The situation in the past
Unless you are a company that only designs new buildings you come across and existing building once in a while. In the past you would ask the owner of the building for drawings or the city archives. When you were lucky there were digital CAD files for plans, elevations and sections, but when you were unlucky there were only drawings on paper or even worse, there was nothing at all and you had to measure the building and use pictures to find out how the building was put together.
If you had CAD files, you would clean them up a bit, get rid of unneeded info and make them comply with office standards. Took a few hours but that was it.
If there were only drawings on paper there was a bit more work as you had to do the entire drawings from stretch according to the paper drawings. You had to figure out which drawings you needed and recreate those. I don’t know if this is the same in other countries, but here in Holland the drawings from 20 years ago or so had much less annotations on them then is expected from us these days. One can ask himself why contractors in the past were able to build all those buildings with so little information and why the contractors these days want every nail to be detailed, but that’s another discussion. Usually it took days to figure out how thew building was put together, if you could even get all the info from the paper drawings. But after days of drawing you finally had a set of ‘as build’ drawings (or at least close to that) and you were off to start to draw the new design.
These days in the Revit/BIM era, we still need to find drawings of a building we are redesigning and there is very little chance that there is a 3D model of the building in any sort of file format let alone one that is useful. Question is if a model made by a 3th party is something you would be happy with, but that too is a different discussion.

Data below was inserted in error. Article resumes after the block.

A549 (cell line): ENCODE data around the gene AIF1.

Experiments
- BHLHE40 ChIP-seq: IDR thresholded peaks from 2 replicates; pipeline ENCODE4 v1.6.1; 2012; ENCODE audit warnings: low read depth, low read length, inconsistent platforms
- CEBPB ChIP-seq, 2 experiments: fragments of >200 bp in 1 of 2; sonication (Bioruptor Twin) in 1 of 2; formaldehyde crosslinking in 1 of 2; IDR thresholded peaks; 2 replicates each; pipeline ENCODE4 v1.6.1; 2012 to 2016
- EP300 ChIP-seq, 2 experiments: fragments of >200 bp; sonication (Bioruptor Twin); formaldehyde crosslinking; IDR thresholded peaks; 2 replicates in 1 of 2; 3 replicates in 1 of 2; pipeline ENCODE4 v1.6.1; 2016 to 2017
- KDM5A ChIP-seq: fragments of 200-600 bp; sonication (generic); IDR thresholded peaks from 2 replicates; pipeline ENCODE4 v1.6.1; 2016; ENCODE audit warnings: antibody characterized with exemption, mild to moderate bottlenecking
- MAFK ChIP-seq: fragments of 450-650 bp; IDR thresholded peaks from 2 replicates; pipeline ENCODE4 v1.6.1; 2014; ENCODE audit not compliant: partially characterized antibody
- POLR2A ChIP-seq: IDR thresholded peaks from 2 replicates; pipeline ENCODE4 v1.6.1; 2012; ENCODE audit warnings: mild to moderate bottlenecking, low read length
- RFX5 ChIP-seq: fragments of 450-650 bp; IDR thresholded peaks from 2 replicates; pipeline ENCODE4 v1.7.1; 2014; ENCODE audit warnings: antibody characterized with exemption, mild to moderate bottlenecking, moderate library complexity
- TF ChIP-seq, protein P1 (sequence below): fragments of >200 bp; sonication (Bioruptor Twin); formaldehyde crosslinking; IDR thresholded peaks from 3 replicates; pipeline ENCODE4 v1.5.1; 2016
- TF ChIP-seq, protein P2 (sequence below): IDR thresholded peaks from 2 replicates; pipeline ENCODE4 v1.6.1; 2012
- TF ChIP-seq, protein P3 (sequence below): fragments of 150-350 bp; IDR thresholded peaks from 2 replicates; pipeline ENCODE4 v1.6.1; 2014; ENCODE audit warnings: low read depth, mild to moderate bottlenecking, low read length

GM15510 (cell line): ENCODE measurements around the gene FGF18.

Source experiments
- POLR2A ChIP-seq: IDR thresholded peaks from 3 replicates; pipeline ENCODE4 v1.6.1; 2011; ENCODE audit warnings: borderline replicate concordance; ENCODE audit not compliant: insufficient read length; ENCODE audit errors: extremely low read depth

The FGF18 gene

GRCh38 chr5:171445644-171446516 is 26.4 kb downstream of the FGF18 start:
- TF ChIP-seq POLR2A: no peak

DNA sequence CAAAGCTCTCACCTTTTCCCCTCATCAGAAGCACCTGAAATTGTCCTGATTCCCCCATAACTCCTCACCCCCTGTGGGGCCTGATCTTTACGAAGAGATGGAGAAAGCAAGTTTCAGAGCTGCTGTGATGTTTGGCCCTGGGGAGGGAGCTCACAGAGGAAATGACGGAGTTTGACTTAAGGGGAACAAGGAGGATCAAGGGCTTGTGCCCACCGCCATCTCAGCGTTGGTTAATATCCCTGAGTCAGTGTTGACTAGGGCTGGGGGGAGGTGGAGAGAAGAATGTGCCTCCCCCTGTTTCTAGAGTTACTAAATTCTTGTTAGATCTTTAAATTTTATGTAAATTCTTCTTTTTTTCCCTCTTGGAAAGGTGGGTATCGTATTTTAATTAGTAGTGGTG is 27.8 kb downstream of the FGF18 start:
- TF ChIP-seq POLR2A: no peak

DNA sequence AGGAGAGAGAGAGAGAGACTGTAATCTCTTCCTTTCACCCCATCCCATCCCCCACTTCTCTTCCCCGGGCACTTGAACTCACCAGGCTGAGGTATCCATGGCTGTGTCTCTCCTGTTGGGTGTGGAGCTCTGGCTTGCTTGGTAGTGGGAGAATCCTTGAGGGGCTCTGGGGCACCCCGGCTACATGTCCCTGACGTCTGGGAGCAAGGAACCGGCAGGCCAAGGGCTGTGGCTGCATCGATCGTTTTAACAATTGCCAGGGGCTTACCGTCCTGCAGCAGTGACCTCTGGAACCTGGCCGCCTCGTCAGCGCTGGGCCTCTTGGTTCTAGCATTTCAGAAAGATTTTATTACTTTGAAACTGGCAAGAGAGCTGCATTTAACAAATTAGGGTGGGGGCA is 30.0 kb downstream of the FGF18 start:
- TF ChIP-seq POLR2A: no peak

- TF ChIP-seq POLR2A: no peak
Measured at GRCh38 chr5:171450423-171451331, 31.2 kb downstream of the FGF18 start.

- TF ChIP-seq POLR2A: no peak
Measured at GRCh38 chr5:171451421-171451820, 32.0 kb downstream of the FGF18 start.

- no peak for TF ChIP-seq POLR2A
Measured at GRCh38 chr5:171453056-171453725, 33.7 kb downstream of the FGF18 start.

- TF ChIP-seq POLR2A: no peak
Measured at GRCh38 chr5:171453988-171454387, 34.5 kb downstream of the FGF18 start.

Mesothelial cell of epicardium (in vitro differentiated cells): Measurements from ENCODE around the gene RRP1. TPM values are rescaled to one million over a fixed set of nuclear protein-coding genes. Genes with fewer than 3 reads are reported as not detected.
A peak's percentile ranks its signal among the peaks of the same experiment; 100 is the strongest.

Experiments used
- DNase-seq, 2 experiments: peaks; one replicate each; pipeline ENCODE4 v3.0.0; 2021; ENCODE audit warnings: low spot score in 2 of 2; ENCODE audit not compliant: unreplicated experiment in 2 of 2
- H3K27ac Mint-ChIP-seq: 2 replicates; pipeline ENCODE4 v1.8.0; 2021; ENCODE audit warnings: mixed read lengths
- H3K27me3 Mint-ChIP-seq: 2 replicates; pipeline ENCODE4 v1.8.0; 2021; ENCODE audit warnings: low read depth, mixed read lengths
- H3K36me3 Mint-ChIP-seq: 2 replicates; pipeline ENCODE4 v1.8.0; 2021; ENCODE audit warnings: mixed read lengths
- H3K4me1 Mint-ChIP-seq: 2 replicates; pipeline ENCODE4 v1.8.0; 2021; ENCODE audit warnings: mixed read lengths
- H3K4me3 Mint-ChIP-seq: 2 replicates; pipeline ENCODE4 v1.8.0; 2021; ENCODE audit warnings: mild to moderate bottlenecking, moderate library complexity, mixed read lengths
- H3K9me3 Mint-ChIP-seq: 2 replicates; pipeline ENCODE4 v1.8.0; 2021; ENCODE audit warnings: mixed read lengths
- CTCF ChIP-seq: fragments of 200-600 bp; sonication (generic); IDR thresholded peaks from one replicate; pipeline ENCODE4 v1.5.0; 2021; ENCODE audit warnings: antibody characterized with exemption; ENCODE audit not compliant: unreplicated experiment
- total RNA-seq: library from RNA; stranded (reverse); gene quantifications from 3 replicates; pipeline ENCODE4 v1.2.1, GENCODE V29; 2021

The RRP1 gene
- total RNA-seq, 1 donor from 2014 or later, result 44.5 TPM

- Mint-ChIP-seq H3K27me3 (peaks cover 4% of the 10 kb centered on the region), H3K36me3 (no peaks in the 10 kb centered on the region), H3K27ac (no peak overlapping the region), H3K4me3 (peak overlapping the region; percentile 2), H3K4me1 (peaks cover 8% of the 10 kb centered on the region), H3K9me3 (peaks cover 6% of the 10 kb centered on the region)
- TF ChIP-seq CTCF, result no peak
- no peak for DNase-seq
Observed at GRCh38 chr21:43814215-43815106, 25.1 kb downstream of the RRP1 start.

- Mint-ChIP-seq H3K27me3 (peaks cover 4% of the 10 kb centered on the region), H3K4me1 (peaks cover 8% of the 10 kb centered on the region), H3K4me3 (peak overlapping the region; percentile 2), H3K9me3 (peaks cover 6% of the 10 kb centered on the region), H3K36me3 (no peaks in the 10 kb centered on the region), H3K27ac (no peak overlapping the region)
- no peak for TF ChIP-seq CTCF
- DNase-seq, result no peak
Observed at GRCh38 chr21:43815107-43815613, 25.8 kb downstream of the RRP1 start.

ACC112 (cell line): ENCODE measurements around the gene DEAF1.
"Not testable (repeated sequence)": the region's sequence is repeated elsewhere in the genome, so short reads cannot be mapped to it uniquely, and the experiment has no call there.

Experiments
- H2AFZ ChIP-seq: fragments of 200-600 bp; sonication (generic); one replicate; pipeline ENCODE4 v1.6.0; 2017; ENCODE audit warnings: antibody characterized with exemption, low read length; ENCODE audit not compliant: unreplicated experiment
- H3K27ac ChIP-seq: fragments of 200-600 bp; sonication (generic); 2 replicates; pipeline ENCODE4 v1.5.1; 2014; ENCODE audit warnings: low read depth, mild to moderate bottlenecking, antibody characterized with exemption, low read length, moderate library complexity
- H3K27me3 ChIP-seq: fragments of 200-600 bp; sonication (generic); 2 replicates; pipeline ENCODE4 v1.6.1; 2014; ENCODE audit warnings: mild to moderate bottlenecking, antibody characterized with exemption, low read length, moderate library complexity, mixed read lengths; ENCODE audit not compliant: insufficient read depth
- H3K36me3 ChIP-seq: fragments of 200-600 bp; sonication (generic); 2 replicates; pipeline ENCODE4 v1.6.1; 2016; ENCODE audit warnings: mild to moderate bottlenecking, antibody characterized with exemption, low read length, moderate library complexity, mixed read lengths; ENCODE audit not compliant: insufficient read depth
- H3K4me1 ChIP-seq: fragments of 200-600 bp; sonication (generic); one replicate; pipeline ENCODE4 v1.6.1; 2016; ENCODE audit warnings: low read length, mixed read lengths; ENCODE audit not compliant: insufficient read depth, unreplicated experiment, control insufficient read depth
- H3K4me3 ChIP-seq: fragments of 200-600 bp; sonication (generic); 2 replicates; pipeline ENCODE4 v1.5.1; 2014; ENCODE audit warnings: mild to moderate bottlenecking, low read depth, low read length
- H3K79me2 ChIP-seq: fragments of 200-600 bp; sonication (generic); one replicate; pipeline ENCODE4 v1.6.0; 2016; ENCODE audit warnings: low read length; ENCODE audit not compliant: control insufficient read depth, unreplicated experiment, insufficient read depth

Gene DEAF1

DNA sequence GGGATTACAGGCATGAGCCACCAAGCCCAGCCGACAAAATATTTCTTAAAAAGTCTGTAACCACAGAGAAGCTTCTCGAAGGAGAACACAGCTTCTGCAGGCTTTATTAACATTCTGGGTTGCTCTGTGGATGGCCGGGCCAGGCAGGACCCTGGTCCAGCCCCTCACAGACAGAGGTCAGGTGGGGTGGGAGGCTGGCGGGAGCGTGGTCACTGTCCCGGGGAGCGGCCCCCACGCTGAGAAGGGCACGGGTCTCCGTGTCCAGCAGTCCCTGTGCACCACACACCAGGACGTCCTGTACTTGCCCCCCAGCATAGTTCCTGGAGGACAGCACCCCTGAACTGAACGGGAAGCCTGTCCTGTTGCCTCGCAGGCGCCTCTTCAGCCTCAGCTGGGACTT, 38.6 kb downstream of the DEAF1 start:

If there are just paper drawing or CAD drawings you have about the same issue, you need to convert those to a 3D model, or is there another way?
In my work I came across all the options and in the end it all comes to common sense and thinking before you start to model stuff. To me there are basically 3 questions you need to ask yourself before you start to do anything:
- What do they pay me for?
- What am I going to do with the existing building?
- What do other people involved expect from me?
What do they pay me for?
This is the easiest of the 3 questions. Did you agree with the owner of the building that you will make a detailed 3D model of the building, than you should do that as you should have taken that into account when made the bid for the work. When you are doing a BIM project then to a 3D model of the existing building is needed.
Did you agree to just deliver 2D drawing in DWG, PDF or paper then it is a different story. In that case Revit is just a tool to get the job done as good, fast and efficient as possible and the 3D model is not one of the goal, but just a means to get to what you need.
I believe that there are 3 different types of projects with existing buildings and all can have different way to be handled when you just need to deliver 2D drawings:
- Interior design
- Internal remodeling
- External remodeling
With minimal construction work creating a new interior